Kilauea’s Erupting—How Can I Help?

It’s June 4, 2018 and people around the globe are watching the activity of Kilauea Volcano, Hawaii island, which, as one person who was losing their home to advancing lava described it, “It’s sad on one hand but it’s also watching destruction and creation happening simultaneously.”

It’s a hard balance to comprehend. Nature’s majesty and enormous loss. With all levels of scientists, Search and Rescue, government and community  pitching in to know more, respond more and to keep people safe—how can I help? Humans and animals need safety and shelter and just watching from afar doesn’t quite cut it for me. Getting in the way wouldn’t help either. It’s probably the last thing evacuees and county officials need right now.

In situations like this, where’s the best place to start to look for  ways to donate to credible emergency and relief efforts? My donation will be a small gesture in this immense natural occurrence but  small funds combined could make a difference to a family or rescued animals.

I want to make sure my donation goes to credible sources that make direct impact so I look for news providers who know what they’re talking about–local news providers from the community where the disaster is located.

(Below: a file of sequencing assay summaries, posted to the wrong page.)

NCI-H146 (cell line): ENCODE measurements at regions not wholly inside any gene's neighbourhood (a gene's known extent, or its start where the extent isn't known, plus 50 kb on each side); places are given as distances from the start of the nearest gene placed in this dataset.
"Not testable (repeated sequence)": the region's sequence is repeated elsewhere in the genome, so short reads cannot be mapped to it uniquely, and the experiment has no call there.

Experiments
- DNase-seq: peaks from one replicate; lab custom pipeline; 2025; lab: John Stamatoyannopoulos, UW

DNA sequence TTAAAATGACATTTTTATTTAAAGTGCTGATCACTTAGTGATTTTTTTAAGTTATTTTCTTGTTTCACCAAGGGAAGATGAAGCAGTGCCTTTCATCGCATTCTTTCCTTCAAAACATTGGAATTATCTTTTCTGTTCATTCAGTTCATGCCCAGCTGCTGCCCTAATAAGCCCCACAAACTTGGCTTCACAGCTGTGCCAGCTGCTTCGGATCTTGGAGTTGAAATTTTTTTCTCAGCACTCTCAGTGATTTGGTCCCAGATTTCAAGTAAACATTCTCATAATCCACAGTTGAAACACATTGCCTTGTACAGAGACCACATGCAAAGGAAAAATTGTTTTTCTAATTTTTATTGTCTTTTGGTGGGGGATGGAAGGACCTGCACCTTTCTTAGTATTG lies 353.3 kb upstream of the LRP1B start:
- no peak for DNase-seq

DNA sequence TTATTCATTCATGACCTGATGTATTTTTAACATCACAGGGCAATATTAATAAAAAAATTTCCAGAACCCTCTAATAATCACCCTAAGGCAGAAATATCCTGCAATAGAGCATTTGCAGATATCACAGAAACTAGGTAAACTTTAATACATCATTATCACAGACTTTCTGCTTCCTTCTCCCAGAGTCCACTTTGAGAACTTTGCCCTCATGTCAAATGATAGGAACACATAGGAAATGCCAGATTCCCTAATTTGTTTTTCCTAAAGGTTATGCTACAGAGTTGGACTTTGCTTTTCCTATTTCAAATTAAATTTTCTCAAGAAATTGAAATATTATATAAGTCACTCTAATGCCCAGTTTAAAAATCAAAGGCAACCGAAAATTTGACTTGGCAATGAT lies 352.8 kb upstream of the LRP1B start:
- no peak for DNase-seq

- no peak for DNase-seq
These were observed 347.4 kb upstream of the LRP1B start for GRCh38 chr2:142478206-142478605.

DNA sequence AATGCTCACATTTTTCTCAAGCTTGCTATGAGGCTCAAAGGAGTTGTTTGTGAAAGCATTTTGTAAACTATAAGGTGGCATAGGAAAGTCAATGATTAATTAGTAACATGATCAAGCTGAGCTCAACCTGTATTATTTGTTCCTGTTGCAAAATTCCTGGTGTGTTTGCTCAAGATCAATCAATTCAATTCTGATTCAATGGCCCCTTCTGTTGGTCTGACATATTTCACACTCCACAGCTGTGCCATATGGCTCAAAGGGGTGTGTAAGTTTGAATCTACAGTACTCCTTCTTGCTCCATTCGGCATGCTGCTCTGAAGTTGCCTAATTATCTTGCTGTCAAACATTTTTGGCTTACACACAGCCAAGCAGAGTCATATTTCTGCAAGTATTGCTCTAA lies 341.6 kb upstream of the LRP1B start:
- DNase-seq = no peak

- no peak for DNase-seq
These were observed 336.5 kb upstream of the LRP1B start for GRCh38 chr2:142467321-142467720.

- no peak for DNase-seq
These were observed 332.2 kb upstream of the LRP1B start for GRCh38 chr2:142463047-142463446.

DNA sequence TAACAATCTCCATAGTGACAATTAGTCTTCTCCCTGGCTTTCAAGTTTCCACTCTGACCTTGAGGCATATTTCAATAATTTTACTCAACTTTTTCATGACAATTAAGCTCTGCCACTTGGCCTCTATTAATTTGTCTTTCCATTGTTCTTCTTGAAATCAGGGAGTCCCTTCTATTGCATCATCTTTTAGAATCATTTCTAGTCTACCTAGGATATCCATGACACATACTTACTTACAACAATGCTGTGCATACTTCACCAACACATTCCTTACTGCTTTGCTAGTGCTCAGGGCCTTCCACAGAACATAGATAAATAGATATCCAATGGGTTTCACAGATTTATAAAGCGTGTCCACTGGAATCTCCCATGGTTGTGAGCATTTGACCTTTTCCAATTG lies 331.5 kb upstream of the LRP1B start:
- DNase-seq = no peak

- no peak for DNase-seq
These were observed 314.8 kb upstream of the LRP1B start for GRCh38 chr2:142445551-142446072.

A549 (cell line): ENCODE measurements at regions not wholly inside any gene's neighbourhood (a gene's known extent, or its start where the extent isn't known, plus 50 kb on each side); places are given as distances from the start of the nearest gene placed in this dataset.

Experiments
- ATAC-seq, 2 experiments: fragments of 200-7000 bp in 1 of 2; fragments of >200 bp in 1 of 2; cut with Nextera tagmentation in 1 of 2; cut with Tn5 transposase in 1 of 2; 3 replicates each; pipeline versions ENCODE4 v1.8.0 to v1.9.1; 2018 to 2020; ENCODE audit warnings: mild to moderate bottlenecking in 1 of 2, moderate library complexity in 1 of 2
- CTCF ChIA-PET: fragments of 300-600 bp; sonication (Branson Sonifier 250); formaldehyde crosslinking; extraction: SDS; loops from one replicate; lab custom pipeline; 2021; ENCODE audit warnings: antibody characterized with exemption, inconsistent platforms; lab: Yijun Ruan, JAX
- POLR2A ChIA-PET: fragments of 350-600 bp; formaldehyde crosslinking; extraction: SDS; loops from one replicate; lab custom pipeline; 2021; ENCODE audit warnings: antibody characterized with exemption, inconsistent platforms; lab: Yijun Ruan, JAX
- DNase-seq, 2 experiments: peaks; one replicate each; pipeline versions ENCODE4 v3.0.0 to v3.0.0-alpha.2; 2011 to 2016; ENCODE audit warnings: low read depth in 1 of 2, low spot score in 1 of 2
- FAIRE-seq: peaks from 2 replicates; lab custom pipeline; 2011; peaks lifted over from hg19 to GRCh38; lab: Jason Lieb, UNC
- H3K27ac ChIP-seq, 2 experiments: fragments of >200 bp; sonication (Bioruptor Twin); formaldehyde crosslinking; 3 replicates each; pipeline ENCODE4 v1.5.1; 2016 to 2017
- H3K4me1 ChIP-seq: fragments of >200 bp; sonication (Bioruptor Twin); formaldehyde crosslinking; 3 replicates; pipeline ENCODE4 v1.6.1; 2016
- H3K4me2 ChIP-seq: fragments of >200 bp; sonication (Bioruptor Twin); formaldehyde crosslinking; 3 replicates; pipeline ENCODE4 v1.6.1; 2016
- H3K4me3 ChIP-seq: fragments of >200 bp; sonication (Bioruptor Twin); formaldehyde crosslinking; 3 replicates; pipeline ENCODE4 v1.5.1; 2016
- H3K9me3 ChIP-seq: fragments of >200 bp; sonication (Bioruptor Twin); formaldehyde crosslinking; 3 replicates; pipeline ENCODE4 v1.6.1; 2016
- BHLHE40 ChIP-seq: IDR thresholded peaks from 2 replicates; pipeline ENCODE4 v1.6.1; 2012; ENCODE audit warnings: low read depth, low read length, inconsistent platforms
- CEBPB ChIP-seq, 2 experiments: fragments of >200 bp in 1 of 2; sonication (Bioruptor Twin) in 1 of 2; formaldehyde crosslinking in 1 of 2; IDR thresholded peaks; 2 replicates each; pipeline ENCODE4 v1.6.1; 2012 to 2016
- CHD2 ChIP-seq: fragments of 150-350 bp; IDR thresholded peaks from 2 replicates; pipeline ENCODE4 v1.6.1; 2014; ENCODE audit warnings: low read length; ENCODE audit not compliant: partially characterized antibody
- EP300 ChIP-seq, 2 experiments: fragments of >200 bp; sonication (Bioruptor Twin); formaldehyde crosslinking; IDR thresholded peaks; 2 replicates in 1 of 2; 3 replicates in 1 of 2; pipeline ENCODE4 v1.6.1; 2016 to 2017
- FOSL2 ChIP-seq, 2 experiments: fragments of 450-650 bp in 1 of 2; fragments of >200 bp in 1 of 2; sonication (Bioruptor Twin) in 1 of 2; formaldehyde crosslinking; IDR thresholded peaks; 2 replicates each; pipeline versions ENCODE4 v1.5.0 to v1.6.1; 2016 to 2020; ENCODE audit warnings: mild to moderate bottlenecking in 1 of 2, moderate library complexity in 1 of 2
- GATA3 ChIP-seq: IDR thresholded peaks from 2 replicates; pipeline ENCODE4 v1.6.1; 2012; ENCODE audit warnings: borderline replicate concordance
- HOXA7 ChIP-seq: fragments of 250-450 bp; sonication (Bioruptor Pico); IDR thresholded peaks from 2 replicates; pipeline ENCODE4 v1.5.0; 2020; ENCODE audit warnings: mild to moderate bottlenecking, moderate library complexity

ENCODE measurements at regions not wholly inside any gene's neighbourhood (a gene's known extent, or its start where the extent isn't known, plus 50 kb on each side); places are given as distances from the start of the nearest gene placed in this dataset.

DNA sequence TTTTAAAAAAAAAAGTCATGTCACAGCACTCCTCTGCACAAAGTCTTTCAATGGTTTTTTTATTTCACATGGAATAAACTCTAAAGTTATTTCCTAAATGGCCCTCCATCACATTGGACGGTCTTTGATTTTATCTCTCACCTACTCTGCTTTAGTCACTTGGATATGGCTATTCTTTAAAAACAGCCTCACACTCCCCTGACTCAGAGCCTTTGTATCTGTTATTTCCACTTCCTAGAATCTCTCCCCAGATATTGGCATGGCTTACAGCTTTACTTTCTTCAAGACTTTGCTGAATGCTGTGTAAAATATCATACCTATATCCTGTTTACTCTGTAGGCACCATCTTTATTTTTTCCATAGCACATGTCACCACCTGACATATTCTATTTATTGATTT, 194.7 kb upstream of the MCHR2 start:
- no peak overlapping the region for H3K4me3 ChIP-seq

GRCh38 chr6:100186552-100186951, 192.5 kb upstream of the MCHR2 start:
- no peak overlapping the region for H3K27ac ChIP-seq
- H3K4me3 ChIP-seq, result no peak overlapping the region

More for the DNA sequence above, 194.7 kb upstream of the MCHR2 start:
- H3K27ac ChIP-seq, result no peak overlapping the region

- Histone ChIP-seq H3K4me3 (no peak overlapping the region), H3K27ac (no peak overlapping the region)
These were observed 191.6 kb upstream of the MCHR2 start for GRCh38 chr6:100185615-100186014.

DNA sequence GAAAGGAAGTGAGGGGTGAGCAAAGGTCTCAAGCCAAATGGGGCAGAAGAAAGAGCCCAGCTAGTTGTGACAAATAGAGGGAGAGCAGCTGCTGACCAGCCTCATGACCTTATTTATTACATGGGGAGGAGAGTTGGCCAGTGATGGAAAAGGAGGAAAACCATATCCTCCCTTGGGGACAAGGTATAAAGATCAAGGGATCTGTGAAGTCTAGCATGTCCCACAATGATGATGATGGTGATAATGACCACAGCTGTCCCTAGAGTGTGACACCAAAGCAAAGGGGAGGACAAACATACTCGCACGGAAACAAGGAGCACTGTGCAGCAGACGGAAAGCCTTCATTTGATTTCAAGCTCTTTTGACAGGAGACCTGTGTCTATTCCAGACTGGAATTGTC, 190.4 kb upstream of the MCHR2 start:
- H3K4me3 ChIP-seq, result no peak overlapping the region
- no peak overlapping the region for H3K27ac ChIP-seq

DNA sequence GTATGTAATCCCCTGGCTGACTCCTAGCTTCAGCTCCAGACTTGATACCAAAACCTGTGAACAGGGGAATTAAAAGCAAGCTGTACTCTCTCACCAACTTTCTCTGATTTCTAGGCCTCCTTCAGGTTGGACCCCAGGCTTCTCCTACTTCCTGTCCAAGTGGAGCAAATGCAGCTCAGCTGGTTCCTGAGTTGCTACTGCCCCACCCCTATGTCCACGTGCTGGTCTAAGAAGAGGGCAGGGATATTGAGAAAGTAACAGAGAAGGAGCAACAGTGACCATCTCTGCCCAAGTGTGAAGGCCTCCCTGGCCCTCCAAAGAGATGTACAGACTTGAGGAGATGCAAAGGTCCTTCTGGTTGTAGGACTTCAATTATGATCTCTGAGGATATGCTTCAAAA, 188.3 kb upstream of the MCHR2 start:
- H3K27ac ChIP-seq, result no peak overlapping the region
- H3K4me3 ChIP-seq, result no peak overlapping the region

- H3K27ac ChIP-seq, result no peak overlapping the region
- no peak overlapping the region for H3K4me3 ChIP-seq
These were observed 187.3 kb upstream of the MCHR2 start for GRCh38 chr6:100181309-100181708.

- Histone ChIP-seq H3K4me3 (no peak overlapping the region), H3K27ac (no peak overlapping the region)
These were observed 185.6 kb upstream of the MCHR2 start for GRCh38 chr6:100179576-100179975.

These providers give me direct descriptions of needs and portals for funding. In this instance, Hawaii News Now has an excellent list of possible donation sites for evacuees including Catholic Charities Hawaii, the Salvation Army,  Pu’uhonua o Puna and the Red Cross all of which are coordinating donations.

I also go to local foundations directly connected to the region. The Hawaii Community Foundation has the Hawaii Island Volcano Recovery Fund and has teamed up with AT&T for a Text-to-Donate Campaign.

If you’re looking to support individuals, check out the crowdfunding pages. Go Fund Me  has verified campaigns for some of those impacted by the eruption.

If you haven’t had a chance to keep up on the Kilauea eruption, a solid site for information is the USGS Hawaiian Volcano Observatory site or you can look up USGS Kilauea on YouTube.

For more local news see West Hawaii Today and the  Honolulu Star Advertiser

Image: USGS Halema’uma’u Crater and weak plume on morning of June 3